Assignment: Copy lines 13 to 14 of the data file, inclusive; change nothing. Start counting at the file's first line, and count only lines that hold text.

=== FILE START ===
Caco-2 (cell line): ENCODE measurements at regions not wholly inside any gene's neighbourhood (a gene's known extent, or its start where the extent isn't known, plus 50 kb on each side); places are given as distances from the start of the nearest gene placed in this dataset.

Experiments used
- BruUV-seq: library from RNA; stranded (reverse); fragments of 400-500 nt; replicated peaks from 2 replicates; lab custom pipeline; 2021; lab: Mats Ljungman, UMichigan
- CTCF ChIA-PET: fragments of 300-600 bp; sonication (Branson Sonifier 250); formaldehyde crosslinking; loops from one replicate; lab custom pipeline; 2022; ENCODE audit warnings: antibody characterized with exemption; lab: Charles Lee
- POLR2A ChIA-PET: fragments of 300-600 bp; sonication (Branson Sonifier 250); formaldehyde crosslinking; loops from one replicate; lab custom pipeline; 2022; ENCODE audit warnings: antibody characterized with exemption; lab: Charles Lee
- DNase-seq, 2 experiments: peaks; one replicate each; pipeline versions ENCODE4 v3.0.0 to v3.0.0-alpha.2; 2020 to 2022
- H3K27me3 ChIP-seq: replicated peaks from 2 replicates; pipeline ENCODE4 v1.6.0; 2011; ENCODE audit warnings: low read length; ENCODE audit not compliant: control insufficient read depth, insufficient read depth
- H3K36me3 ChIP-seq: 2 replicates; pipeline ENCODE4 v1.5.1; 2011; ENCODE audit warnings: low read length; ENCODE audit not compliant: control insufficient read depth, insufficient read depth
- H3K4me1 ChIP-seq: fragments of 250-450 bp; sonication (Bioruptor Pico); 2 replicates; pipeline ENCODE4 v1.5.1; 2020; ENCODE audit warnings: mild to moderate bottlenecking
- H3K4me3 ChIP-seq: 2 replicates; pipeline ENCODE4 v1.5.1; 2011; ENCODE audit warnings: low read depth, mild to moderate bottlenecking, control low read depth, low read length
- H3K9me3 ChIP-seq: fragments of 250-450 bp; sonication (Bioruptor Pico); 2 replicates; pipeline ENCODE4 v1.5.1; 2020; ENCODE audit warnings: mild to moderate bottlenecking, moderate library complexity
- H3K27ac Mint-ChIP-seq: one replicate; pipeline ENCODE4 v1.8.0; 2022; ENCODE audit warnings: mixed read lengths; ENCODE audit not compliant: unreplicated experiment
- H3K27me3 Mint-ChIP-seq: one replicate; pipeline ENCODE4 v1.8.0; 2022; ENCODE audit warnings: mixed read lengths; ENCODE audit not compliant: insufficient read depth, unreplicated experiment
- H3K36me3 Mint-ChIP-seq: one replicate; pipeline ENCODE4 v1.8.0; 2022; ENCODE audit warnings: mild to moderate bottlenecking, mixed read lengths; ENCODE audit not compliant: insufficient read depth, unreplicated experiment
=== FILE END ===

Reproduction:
- H3K27me3 Mint-ChIP-seq: one replicate; pipeline ENCODE4 v1.8.0; 2022; ENCODE audit warnings: mixed read lengths; ENCODE audit not compliant: insufficient read depth, unreplicated experiment
- H3K36me3 Mint-ChIP-seq: one replicate; pipeline ENCODE4 v1.8.0; 2022; ENCODE audit warnings: mild to moderate bottlenecking, mixed read lengths; ENCODE audit not compliant: insufficient read depth, unreplicated experiment